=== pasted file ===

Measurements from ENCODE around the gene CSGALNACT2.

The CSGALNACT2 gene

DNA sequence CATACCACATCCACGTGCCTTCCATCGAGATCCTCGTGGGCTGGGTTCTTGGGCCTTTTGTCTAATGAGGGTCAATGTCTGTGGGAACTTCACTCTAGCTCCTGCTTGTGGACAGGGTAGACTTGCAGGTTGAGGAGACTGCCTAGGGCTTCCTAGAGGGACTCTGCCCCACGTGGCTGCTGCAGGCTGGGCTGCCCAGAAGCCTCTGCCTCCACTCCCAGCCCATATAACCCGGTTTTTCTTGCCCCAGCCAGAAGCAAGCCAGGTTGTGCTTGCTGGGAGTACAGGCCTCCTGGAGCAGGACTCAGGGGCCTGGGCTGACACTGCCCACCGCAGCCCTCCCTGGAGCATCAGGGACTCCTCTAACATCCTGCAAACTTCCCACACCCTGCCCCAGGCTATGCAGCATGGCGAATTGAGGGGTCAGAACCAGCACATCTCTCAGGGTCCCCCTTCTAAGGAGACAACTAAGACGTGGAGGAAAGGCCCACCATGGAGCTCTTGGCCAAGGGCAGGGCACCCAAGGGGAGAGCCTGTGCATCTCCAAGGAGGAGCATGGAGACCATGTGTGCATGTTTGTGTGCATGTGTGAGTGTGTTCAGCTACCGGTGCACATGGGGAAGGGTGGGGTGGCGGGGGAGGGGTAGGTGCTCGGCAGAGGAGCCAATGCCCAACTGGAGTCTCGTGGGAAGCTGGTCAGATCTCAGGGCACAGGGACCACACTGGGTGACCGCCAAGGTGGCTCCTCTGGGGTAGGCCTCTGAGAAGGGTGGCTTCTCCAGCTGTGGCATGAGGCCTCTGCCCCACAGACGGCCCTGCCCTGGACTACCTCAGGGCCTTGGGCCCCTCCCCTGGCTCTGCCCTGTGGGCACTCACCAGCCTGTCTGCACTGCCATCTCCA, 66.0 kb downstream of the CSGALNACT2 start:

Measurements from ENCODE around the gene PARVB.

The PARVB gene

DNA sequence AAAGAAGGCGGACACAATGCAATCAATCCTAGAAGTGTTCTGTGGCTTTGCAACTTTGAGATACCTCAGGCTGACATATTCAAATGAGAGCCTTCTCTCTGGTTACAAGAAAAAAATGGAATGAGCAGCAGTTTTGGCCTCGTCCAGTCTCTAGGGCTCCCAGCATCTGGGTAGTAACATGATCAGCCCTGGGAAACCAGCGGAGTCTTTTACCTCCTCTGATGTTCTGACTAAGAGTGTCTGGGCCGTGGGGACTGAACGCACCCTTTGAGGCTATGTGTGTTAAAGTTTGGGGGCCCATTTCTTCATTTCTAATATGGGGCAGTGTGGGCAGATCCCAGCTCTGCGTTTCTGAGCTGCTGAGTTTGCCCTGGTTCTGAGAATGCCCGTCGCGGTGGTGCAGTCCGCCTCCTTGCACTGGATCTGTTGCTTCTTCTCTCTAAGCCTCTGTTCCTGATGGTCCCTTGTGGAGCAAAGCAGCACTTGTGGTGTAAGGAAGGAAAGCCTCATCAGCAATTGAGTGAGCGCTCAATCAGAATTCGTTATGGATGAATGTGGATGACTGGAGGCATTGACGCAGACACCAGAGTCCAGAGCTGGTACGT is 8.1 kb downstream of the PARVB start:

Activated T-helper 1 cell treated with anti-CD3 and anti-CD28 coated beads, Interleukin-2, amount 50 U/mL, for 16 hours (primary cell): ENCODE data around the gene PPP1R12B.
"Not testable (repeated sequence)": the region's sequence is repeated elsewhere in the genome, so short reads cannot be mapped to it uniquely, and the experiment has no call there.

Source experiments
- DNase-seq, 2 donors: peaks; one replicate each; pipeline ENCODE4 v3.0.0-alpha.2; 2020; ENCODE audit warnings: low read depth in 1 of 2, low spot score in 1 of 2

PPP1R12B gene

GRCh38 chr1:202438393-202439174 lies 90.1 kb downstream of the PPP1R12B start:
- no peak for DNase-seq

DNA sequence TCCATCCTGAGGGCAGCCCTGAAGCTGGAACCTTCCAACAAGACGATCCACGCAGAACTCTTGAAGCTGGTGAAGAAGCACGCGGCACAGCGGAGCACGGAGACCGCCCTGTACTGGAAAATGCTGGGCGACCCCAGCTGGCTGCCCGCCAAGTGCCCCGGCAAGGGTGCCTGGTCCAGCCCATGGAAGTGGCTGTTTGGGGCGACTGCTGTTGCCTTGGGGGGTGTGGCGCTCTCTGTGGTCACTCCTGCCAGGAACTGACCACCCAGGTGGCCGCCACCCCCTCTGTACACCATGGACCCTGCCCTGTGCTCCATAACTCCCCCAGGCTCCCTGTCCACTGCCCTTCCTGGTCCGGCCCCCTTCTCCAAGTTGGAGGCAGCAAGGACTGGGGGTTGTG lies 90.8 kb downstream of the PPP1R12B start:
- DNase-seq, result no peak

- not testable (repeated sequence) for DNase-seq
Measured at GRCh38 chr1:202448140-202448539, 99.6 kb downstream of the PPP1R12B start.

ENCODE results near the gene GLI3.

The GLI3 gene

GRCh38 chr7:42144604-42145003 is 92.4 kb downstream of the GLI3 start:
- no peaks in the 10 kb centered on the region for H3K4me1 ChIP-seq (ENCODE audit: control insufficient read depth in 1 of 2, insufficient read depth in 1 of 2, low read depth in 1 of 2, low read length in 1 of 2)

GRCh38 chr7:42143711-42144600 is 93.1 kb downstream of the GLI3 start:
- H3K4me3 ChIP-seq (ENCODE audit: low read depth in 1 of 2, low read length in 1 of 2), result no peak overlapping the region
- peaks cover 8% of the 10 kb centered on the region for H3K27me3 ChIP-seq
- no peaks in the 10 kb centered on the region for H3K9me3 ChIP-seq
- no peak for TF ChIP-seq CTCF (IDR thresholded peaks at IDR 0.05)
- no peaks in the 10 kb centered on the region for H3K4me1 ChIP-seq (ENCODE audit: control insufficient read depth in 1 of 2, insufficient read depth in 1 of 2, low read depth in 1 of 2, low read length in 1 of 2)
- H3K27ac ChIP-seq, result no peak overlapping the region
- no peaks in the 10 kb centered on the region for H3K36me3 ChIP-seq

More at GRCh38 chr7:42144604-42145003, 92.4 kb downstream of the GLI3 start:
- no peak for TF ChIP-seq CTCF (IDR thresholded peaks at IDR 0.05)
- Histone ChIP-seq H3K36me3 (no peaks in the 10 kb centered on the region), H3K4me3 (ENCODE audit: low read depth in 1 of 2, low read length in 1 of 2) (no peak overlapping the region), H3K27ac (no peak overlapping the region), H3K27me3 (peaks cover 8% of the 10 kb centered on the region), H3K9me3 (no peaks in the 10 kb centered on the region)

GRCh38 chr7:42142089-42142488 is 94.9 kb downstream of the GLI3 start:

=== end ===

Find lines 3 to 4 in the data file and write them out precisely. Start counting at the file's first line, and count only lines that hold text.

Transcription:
DNA sequence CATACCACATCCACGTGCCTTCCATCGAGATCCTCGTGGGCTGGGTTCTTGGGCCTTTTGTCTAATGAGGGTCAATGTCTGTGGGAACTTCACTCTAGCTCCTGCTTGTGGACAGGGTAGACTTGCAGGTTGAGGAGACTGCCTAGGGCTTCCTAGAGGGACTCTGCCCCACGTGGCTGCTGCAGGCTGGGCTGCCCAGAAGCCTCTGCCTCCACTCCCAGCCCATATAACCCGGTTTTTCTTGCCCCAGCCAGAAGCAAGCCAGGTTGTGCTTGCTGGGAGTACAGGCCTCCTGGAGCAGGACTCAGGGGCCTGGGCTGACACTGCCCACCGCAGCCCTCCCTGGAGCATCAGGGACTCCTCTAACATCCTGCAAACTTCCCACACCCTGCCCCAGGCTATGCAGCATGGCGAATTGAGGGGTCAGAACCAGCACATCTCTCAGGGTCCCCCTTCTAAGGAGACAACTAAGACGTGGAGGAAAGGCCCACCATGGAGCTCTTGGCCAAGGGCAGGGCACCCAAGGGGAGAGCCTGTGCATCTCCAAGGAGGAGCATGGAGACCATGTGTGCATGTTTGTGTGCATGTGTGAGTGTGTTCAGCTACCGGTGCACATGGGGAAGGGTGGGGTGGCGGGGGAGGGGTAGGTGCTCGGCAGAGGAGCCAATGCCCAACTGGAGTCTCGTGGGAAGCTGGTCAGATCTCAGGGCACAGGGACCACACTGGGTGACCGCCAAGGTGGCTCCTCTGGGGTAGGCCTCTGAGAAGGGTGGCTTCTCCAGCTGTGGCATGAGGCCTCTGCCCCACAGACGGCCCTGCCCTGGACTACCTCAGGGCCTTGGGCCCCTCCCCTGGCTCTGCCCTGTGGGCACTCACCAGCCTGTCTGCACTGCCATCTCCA, 66.0 kb downstream of the CSGALNACT2 start:

Measurements from ENCODE around the gene PARVB.